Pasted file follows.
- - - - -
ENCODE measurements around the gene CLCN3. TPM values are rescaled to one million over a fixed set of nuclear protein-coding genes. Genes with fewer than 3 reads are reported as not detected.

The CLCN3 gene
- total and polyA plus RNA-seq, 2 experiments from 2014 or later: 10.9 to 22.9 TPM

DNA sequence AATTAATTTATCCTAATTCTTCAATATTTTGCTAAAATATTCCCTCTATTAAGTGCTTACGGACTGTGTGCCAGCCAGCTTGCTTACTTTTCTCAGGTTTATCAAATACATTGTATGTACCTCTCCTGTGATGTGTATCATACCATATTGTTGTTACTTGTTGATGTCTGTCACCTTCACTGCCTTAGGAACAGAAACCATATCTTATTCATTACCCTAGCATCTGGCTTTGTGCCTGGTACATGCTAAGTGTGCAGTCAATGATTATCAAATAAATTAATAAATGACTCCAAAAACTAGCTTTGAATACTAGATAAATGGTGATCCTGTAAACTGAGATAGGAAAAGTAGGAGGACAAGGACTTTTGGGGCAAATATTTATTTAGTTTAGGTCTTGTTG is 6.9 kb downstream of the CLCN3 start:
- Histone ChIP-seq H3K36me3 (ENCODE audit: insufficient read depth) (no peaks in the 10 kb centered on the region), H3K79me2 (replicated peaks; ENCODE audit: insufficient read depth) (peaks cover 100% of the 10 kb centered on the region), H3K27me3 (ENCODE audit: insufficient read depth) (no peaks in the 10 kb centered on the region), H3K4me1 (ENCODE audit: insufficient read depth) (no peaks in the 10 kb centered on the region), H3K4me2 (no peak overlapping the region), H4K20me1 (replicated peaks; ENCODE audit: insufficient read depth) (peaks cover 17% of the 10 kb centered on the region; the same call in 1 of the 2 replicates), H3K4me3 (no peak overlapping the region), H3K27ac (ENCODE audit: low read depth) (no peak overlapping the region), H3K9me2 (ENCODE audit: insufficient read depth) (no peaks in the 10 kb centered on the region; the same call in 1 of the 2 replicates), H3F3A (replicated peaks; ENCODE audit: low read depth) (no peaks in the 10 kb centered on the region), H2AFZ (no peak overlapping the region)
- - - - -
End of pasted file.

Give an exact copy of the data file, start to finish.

ENCODE measurements around the gene CLCN3. TPM values are rescaled to one million over a fixed set of nuclear protein-coding genes. Genes with fewer than 3 reads are reported as not detected.

The CLCN3 gene
- total and polyA plus RNA-seq, 2 experiments from 2014 or later: 10.9 to 22.9 TPM

DNA sequence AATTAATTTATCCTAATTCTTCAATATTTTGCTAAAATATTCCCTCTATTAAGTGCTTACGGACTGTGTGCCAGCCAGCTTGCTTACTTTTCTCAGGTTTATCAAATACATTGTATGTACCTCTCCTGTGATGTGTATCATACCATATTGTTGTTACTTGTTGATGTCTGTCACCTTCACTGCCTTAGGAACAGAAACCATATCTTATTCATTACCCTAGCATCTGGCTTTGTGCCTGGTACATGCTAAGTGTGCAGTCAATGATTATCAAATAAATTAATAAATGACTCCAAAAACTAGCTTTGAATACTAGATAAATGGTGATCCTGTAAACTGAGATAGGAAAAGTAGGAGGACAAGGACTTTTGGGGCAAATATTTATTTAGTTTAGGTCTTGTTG is 6.9 kb downstream of the CLCN3 start:
- Histone ChIP-seq H3K36me3 (ENCODE audit: insufficient read depth) (no peaks in the 10 kb centered on the region), H3K79me2 (replicated peaks; ENCODE audit: insufficient read depth) (peaks cover 100% of the 10 kb centered on the region), H3K27me3 (ENCODE audit: insufficient read depth) (no peaks in the 10 kb centered on the region), H3K4me1 (ENCODE audit: insufficient read depth) (no peaks in the 10 kb centered on the region), H3K4me2 (no peak overlapping the region), H4K20me1 (replicated peaks; ENCODE audit: insufficient read depth) (peaks cover 17% of the 10 kb centered on the region; the same call in 1 of the 2 replicates), H3K4me3 (no peak overlapping the region), H3K27ac (ENCODE audit: low read depth) (no peak overlapping the region), H3K9me2 (ENCODE audit: insufficient read depth) (no peaks in the 10 kb centered on the region; the same call in 1 of the 2 replicates), H3F3A (replicated peaks; ENCODE audit: low read depth) (no peaks in the 10 kb centered on the region), H2AFZ (no peak overlapping the region)